The concept of God in Hinduism
1. Common Concept of God in Hinduism:
Hinduism is commonly perceived as a polytheistic religion. Indeed, most Hindus would attest to this, by professing belief in multiple Gods. While some Hindus believe in the existence of three gods, some believe in thousands of gods, and some others in thirty three crore i.e. 330 million Gods. However, learned Hindus, who are well versed in their scriptures, insist that a Hindu should believe in and worship only one God.
The major difference between the Hindu and the Muslim perception of God is the common Hindus’ belief in the philosophy of Pantheism. Pantheism considers everything, living and non-living, to be Divine and Sacred. The common Hindu, therefore, considers everything as God. He considers the trees as God, the sun as God, the moon as God, the monkey as God, the snake as God and even human beings as manifestations of God!
Islam, on the contrary, exhorts man to consider himself and his surroundings as examples of Divine Creation rather than as divinity itself. Muslims, therefore, believe that everything belongs to God. The trees belong to God, the sun belongs to God, the moon belongs to God, the monkey belongs to God, the snake belongs to God, the human beings belong to God and everything in this universe belongs to God.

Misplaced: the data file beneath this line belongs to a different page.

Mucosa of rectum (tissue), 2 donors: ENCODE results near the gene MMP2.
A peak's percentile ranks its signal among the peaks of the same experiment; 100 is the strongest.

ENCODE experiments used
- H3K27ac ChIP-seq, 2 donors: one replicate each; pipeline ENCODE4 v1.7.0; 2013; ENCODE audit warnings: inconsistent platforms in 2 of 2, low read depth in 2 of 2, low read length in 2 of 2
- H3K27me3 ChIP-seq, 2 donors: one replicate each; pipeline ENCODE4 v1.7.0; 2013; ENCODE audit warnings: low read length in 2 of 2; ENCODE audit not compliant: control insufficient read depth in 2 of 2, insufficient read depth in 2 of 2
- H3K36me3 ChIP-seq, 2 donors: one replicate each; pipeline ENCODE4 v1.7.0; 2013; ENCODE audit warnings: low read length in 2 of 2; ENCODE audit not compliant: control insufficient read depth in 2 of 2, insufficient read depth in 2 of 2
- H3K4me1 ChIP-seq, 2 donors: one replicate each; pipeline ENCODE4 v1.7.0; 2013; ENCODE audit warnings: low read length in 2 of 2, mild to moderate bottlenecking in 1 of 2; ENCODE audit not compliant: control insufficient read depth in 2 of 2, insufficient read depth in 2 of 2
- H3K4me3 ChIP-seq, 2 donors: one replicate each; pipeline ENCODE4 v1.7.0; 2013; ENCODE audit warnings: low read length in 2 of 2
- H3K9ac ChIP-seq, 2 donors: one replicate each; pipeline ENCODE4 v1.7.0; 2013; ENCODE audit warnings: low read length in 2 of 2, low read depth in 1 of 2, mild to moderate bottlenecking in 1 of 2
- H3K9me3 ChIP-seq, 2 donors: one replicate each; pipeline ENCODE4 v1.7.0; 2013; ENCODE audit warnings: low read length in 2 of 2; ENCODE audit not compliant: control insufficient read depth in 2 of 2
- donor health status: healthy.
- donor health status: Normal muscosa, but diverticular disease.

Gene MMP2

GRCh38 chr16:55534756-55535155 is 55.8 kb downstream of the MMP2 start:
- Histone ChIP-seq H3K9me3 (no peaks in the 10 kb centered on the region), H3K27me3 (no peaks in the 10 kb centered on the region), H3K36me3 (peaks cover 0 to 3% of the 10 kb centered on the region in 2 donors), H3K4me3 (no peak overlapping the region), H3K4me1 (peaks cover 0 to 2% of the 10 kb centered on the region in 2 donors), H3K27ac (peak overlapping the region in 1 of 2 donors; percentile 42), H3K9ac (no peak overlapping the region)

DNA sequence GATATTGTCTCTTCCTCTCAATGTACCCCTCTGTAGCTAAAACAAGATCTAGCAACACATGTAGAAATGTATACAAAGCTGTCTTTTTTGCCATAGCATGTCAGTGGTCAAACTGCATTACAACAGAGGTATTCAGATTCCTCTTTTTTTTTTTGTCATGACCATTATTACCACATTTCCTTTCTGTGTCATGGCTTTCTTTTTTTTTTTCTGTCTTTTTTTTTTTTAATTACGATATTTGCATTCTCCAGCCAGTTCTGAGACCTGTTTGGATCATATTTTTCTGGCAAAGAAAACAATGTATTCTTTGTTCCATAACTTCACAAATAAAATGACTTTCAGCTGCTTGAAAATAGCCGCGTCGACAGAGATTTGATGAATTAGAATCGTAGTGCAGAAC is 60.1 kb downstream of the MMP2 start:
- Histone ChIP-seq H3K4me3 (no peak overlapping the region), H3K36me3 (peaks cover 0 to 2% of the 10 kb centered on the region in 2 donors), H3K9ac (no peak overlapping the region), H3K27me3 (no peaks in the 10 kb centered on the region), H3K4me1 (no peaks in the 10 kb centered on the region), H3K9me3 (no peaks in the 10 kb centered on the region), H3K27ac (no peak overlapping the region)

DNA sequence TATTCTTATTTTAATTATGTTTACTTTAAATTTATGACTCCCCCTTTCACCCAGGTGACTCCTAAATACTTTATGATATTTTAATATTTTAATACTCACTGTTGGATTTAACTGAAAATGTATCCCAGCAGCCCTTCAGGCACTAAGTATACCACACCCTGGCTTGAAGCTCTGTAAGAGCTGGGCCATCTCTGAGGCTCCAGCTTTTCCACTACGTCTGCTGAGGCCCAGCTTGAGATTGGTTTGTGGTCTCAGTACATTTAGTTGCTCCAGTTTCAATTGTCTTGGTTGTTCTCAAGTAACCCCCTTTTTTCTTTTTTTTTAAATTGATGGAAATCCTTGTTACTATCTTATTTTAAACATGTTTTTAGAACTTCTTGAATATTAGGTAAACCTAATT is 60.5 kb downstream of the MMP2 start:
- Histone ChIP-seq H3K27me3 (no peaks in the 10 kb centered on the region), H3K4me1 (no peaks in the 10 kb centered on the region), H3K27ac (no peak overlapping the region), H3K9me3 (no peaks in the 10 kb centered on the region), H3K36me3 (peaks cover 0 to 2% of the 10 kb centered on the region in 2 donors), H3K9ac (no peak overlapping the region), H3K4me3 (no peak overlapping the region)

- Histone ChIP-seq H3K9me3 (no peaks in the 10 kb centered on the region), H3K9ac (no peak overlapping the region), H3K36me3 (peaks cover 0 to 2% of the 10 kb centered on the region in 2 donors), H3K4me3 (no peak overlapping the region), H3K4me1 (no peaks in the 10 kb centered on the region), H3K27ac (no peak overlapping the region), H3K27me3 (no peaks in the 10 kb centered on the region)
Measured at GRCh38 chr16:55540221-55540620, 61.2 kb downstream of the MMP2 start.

Thus, the major difference between the Hindu and the Muslim beliefs is that while Hindus believe that everything is God, Muslims believe that everything is created by God and belongs to Him.
2. Concept of God according to Hindu Scriptures:
When we study the Hindu concept of God, a number of surprising facts come in the light. Today Hinduism is a well-established polytheistic religion, no matter if it is
against the Vedic commandments. Because of the plurality of gods, it is very hard to conclude which commandments are given by God to be followed by Hindus. We can
gain a better understanding of the concept of God in Hinduism by analyzing Hindu scriptures.
The most popular amongst all the Hindu scriptures is the Bhagavad Gita.
Consider the following verse from the Gita: "Those whose intelligence has been stolen by material desires surrender unto demigods and follow the particular rules and
regulations of worship according to their own natures." [Bhagavad Gita 7:20]
The Gita states that people who are materialistic worship demigods i.e. ‘gods’ besides the True God.
The Upanishads are considered sacred scriptures by the Hindus.
The following verses from the Upanishads refer to the Concept of God:
"He is One only without a second."
[Chandogya Upanishad 6:2:1]1
"Na casya kascij janita na cadhipah."
"Of Him there are neither parents nor lord."
[Svetasvatara Upanishad 6:9]2
"Na tasya pratima asti"
"There is no likeness of Him."
[Svetasvatara Upanishad 4:19]3
The following verses from the Upanishad allude to the inability of man to imagine God in a particular form:
"Na samdrse tisthati rupam asya, na caksusa pasyati kas canainam."
"His form is not to be seen; no one sees Him with the eye."